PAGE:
While we are dealing with data analysis in R, it is essential to understand data structure and count number of observations by each variable or based on certain categories etc. This article deals with counting number of observations in diamonds data set. Before starting the article, first load the data set by using the following command

data(diamonds)

The diamonds data set has data for diamonds, including variables such as cut, color, clarity and price of diamonds etc.

**Using Base R**

Let’s calculate the number of observations using base R first. To calculate the number of observations in diamonds data set, we can use the nrow() function. This function will be used in a command in the following way

nrow(diamonds)

The nrow() function calculates the number of rows in the given data set, and returns the following output.

To get the total number of rows and columns in the data set, we can use the dimension function. The dim() function is used in a command in the following way

dim(diamonds)

This function returns the following output

According to the above output, there are 53940 rows and 10 variables or columns in the data set.

In addition to the basic calculations of the total number of observations using nrow() and the total number of rows and columns using dim(), base R provides further flexibility for counting observations based on specific conditions and variables. The table() function, for instance, allows you to obtain a frequency table for a categorical variable.

The table() function can also be used to count observations of a variable as per category. To use the table() function for a variable, say, cut in the diamond data set, use the following command

table(diamonds$cut)

In the provided example, the table(diamonds$cut) command is used to display the distribution of observations across different categories of the “cut” variable in the “diamonds” dataset. This can be particularly useful for exploring the distribution of categorical data. The above command returns the following output, containing the number of observations for each category of the cut variable.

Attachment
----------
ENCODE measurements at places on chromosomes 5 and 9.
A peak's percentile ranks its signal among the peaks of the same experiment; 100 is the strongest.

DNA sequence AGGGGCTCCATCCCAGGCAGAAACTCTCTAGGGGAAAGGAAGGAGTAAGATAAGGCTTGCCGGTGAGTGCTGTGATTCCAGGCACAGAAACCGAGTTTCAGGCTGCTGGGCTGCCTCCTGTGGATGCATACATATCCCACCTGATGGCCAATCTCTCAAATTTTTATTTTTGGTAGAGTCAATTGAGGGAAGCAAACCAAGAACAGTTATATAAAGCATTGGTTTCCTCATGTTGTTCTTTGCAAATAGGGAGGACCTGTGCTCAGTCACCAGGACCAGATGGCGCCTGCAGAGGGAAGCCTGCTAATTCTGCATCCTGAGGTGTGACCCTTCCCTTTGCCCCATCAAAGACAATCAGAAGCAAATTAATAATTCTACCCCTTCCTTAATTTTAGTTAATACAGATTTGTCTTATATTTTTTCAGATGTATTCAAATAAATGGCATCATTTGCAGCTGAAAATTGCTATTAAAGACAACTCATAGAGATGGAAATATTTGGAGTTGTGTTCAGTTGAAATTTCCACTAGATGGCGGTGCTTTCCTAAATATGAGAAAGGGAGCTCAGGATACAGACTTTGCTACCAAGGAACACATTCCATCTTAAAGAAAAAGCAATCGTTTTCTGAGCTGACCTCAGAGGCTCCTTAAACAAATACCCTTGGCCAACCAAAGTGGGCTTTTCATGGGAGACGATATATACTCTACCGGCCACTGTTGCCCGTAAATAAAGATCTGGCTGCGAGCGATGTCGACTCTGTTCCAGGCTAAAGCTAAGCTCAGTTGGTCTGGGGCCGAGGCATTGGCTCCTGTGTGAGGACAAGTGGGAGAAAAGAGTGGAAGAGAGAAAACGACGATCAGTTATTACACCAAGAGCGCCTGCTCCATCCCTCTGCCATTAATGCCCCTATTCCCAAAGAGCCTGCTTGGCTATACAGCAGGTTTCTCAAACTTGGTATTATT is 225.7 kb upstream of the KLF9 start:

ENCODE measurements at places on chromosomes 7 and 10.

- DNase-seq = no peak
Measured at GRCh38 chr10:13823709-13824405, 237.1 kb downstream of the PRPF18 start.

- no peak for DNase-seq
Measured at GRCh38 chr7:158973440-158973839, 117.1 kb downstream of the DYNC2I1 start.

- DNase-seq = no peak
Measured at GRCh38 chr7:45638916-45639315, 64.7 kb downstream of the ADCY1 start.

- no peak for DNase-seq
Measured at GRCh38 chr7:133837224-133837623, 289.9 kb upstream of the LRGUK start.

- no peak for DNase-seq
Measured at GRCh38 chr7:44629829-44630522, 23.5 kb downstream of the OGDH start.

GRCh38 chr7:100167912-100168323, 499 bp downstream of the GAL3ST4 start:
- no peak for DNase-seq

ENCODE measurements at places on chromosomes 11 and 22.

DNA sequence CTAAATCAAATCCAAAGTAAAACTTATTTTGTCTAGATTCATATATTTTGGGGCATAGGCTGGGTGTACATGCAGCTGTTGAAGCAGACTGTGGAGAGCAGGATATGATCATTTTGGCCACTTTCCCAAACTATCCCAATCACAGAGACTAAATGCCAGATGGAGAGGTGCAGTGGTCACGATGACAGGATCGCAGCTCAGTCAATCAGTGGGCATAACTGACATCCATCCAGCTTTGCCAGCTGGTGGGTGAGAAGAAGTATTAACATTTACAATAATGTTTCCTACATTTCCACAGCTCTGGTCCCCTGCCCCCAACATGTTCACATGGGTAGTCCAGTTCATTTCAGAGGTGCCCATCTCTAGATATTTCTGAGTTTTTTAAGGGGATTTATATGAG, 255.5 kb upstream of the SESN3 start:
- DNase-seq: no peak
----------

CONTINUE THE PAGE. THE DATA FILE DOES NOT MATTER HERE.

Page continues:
Moreover, the nrow() function can be applied with logical conditions to count observations that meet specific criteria. Let’s say we want to impose certain restrictions on cut and price of diamonds i.e. we want to count the number of observations where the “cut” is “Premium” and the “price” is greater than 236, you can use the following command.

nrow(diamonds[diamonds$cut == "Premium" & diamonds$price > 236, ])

This command creates a logical condition with the & (AND) operator to subset the data based on the specified criteria, and then the nrow() function is used to count the number of rows in the resulting subset. This approach allows for more nuanced exploration and analysis of the dataset by considering specific conditions. The result we get from the above command is following

**Using Tidyvserse Package to count observations**

Another way to count the number of observations in R is using the count() function in the tidyvserse package. The count() function is used to count observations based on one or more variables, with or without any restrictions. Let’s use the example of counting the number of observations for each unique value in the “cut” variable, but before that load the tidyverse set of packages by using the following command,

library(tidyverse) count(diamonds, cut)

This command will give the number of observations for each unique value of cut variable. Using the above command, we get the following results,

The results show that, there are 5 categories of cut variable, and each category has the different number of observations, as shown above. We can also sort the number of counts by using the following command

count(diamonds, color, sort=TRUE)

This will sort the categories in the descending order.

The `count()`

function can also be applied to multiple variables simultaneously i.e. diamonds, color and clarity, to get the number of observations for these variables

count(diamonds, color, clarity)

The counts of observations will be displayed as per unique value of each variable, as shown below

We can also put certain restrictions/conditions to count number of observations for a variable. To put certain conditions to get count of observations, we use with() and sum() functions in combination.

sum(with(diamonds, cut == "Ideal" & color == "E"))

The above command restricts count of observations on two restricts that cut of diamond should be Ideal, and color of diamonds should be of E category.

The output shows that, 3903 observations meet the above specified conditions.

Another way to impose the same restrictions is using the filter() and nrow() function in the following way

nrow(filter(diamonds, cut == "Ideal" & color == "E"))

This will provide the same output as shown above.

Similarly, we can set a condition for the numeric variables to be equal, greater or less than a certain number in the following way.

diamonds %>% filter(price > 236) %>% count(color, name = "CountByColor", sort = TRUE)

The above command will give a summary table showing the count of observations for each unique value in the “color” column, considering only those rows where the price is greater than 236. The sort = TRUE argument ensures that the counts are presented in descending order. The output is given below

Whether using base R or the tidyverse, these techniques allow for a nuanced exploration of data, offering insights into variable distributions, relationships, and meeting specific criteria. By harnessing these functions, R users can efficiently extract meaningful information, contributing to a comprehensive understanding of their datasets.